• The Blue Economy CRC echoes the key guiding principles featured in the 2017 report “The Potential for the Blue Economy”, coordinated by The World Bank Group and the United Nations Department of Economic and Social Affairs (DESA). While geared towards small-island states, it defines a sustainable blue economy as a marine-based economy that:

    1. Provides social and economic benefits for current and future generations;

    2. Restores, protects and maintains the diversity, productivity, resilience, core functions, and intrinsic value of marine ecosystems;

    3. Is based on clean technologies, renewable energy and circular material flows.

  • By 2050 the world’s population will reach 9.1 billion, 34 percent higher than today. In order to feed this larger, more urban and richer population, food production (net of food used for biofuels) must increase by 70 percent (FAO, How to Feed the World in 2050).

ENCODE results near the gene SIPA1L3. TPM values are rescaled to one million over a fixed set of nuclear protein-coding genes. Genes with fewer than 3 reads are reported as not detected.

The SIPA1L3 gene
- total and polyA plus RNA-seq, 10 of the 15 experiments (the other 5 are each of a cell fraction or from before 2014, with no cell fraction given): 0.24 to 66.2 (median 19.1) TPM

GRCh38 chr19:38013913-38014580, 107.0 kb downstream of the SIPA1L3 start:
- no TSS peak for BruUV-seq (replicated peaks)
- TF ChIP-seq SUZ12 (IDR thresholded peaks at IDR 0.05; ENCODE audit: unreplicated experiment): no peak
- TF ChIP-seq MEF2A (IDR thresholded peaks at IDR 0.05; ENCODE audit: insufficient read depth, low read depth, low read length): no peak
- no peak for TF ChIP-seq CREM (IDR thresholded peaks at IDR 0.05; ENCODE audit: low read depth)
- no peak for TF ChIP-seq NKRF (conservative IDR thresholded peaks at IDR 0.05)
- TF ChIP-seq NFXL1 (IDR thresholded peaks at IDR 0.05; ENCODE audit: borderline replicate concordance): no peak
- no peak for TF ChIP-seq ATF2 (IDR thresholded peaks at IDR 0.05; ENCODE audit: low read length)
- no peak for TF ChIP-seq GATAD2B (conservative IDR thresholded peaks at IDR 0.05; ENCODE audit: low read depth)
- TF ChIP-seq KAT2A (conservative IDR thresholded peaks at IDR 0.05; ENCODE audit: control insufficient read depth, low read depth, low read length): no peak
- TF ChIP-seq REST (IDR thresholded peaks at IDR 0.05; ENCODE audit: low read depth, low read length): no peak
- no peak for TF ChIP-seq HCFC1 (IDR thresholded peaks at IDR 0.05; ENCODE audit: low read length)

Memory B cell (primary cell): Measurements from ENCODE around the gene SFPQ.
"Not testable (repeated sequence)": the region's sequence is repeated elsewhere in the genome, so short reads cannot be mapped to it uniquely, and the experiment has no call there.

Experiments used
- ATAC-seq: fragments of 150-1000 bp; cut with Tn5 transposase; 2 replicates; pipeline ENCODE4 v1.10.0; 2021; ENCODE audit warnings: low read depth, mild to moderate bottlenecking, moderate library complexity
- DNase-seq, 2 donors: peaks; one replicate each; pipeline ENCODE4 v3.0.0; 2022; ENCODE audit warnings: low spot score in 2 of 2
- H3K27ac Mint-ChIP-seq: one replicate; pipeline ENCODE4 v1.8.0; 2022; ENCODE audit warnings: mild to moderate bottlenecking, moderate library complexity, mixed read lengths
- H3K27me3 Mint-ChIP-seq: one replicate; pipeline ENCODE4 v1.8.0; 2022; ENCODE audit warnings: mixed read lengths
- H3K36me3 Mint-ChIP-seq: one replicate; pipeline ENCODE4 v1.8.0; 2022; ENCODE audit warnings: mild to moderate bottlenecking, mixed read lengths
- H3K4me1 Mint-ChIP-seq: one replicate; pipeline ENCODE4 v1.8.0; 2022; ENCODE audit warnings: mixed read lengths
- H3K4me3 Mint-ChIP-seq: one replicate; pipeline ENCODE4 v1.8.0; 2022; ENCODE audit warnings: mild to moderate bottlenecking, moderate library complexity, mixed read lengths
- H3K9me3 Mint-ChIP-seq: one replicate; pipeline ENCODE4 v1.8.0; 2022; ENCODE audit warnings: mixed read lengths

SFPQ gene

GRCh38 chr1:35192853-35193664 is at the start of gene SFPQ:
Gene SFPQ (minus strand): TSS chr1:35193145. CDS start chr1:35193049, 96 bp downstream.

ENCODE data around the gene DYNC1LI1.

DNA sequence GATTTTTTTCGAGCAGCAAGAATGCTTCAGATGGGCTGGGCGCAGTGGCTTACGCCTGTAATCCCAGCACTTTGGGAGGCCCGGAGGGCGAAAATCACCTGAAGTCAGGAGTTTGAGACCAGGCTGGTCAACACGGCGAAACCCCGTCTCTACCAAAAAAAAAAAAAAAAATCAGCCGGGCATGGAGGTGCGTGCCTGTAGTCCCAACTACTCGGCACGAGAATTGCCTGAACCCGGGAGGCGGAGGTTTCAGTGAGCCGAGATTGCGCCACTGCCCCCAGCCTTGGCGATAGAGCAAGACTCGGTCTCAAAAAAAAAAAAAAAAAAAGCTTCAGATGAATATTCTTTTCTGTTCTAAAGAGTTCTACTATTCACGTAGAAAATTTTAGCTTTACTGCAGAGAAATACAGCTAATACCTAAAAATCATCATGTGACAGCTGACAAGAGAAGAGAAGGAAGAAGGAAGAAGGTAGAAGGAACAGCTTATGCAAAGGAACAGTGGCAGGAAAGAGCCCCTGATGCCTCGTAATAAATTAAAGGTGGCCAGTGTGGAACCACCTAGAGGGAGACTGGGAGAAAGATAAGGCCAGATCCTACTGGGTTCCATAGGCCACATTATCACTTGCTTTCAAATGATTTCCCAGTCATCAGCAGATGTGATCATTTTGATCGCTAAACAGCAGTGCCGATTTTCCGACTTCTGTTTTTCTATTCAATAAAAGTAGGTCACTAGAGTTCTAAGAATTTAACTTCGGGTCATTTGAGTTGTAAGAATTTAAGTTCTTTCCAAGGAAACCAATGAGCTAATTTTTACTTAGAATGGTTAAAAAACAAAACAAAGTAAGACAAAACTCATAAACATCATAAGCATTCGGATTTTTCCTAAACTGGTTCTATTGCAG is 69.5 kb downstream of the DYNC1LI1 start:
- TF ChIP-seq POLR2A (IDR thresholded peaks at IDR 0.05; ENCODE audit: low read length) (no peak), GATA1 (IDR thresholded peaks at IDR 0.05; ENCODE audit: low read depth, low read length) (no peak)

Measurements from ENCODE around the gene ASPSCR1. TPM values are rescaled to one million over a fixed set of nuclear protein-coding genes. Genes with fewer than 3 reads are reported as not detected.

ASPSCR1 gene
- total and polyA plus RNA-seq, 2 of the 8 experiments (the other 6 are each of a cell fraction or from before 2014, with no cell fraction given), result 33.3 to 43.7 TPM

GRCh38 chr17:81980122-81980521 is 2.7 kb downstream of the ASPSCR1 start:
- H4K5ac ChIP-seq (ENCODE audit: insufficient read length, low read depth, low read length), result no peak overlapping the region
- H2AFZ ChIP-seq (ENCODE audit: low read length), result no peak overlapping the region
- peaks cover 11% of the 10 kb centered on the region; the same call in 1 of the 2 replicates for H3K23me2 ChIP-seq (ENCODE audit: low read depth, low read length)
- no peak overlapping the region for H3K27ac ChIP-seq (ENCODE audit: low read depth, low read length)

• Seafood forms a central role to human civilisation with Food and Agriculture Organisation estimating that around 3 billion people eat seafood as a key source of protein in their daily diet (FAO, 2014).

  • Fish farming has expanded to meet the soaring global demand for seafood. On average, each person on the planet is eating four times as much seafood as was consumed in 1950. The average per-capita consumption of farmed seafood has increased nearly 1,000 percent since 1970, in contrast to per-capita meat consumption, which grew just 60 percent (Worldwatch).

  • To meet this demand, in a world where fossil-fuel energy costs continue to spiral up, existing aquaculture practices must improve. For key products such as salmon, tuna, shrimp and crayfish, and abalone a step-change in the approach to aquaculture infrastructure, energy supply and the economics of production are in critical need.